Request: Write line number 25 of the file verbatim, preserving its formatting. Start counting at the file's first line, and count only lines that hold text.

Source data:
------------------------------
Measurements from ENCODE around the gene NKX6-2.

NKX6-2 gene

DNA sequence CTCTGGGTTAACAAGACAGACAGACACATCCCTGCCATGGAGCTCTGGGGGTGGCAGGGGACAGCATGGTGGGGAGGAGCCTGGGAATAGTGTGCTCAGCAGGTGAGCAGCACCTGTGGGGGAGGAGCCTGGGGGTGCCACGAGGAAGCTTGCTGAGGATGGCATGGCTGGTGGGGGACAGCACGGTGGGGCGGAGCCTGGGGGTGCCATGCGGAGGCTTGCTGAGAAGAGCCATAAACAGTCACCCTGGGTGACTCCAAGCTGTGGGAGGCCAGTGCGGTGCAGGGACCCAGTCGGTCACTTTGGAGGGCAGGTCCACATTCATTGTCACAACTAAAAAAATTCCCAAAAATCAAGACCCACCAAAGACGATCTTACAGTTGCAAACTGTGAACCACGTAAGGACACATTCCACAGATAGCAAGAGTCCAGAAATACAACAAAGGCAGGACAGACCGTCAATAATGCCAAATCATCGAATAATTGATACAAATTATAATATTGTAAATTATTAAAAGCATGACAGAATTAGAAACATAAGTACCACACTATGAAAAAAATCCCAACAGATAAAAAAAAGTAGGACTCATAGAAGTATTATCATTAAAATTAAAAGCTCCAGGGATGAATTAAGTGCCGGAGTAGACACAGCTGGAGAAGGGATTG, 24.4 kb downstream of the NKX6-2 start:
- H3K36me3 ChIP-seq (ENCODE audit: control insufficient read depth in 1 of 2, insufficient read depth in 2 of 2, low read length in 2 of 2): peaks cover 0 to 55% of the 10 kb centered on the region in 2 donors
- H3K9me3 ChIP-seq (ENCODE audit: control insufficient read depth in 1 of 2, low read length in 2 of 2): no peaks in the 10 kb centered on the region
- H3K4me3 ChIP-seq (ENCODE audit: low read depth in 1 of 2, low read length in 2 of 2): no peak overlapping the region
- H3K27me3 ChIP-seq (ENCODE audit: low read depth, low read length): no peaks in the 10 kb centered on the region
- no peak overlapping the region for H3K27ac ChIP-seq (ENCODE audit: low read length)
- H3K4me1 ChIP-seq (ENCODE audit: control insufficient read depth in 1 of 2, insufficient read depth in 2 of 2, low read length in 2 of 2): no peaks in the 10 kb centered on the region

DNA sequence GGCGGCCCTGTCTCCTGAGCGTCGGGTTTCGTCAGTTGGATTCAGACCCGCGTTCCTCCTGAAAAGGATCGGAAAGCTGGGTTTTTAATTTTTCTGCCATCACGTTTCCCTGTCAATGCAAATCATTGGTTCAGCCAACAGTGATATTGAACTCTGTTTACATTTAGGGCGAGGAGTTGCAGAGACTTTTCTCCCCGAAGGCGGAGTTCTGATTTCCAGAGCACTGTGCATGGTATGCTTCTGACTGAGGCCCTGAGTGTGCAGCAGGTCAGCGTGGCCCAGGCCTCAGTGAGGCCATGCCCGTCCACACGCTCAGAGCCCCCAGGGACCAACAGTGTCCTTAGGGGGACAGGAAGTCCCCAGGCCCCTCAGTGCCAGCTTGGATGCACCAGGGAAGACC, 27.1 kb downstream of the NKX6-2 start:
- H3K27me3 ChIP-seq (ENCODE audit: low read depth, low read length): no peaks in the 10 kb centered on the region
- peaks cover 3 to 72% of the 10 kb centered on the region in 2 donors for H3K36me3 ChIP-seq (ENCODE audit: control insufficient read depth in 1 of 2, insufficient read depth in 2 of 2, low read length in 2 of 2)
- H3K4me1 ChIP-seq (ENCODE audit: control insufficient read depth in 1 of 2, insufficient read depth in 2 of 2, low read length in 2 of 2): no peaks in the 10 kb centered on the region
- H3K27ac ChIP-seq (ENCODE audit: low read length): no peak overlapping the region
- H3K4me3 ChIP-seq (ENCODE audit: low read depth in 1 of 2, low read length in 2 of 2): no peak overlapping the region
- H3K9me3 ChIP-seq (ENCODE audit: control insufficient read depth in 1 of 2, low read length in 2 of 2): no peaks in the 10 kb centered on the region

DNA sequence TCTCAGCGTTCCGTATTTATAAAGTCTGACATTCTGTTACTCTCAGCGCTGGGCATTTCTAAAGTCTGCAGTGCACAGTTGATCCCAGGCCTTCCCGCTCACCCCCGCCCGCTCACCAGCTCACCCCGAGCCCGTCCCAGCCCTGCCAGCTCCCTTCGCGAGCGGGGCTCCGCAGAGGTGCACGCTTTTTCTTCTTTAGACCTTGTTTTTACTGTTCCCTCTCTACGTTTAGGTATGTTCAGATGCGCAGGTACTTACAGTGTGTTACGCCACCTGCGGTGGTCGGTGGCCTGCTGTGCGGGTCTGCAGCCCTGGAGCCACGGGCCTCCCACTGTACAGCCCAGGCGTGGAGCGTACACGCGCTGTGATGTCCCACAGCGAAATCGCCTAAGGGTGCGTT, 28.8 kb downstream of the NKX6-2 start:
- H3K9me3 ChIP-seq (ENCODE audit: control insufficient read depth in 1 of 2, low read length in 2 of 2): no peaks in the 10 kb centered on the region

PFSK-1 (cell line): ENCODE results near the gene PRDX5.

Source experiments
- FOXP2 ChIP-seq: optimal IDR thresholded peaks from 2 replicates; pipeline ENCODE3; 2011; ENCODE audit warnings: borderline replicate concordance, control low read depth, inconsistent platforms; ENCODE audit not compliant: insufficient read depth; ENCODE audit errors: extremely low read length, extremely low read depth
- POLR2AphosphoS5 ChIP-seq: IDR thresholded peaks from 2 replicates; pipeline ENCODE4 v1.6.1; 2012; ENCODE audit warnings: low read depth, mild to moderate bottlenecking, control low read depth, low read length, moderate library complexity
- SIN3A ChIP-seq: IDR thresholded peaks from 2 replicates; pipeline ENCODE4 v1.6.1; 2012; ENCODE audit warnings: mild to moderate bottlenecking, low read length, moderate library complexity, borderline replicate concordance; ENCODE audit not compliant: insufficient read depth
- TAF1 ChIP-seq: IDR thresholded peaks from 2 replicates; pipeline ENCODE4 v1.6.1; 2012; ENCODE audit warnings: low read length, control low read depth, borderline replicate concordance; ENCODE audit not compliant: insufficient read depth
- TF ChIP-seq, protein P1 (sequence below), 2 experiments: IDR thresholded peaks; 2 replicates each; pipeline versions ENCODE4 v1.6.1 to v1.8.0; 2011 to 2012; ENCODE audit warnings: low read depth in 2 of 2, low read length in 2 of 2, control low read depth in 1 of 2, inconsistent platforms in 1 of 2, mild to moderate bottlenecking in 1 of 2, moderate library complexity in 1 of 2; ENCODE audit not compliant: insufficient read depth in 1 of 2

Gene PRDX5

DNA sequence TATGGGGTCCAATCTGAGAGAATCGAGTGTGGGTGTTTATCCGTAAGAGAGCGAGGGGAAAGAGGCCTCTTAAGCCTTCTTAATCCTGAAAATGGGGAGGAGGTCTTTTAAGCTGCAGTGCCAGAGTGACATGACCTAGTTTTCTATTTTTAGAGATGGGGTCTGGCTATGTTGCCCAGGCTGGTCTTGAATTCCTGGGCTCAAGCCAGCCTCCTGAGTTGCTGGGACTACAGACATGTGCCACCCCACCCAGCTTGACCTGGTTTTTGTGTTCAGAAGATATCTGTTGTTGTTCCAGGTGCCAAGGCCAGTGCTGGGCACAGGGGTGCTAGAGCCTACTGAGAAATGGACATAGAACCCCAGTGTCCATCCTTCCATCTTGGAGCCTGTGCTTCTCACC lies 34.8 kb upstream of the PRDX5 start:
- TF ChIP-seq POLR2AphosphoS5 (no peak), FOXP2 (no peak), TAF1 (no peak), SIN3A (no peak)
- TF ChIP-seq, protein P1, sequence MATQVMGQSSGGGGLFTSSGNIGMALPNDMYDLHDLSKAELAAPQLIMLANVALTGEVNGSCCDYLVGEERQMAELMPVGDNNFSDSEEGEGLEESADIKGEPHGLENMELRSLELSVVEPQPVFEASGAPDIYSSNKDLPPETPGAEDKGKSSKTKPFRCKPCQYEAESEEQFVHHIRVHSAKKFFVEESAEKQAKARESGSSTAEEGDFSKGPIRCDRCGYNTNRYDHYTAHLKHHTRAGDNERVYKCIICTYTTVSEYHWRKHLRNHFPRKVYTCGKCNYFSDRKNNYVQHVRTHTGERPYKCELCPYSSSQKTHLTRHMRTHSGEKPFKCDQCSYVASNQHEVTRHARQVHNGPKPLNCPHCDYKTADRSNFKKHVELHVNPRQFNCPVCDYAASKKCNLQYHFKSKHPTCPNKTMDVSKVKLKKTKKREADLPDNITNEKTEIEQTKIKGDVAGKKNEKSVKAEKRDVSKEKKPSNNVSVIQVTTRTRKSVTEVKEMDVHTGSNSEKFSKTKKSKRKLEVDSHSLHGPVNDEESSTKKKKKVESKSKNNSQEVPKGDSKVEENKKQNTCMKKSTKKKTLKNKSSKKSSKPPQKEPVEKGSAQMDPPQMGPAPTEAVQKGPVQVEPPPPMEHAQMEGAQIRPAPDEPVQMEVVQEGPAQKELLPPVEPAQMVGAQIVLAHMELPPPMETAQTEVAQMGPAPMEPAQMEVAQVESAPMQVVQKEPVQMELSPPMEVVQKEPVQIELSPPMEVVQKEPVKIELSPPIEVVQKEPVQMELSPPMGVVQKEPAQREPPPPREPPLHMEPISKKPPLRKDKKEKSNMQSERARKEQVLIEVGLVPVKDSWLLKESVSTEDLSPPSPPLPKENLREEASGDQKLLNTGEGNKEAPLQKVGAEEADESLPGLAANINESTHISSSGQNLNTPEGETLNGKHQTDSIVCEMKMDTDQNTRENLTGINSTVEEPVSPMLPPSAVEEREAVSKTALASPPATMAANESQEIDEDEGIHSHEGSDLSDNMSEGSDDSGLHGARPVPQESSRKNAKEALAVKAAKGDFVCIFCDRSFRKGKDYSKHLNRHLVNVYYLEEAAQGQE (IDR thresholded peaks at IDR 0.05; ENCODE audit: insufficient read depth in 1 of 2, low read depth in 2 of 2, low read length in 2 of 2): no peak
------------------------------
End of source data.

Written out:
- TF ChIP-seq, protein P1 (sequence below), 2 experiments: IDR thresholded peaks; 2 replicates each; pipeline versions ENCODE4 v1.6.1 to v1.8.0; 2011 to 2012; ENCODE audit warnings: low read depth in 2 of 2, low read length in 2 of 2, control low read depth in 1 of 2, inconsistent platforms in 1 of 2, mild to moderate bottlenecking in 1 of 2, moderate library complexity in 1 of 2; ENCODE audit not compliant: insufficient read depth in 1 of 2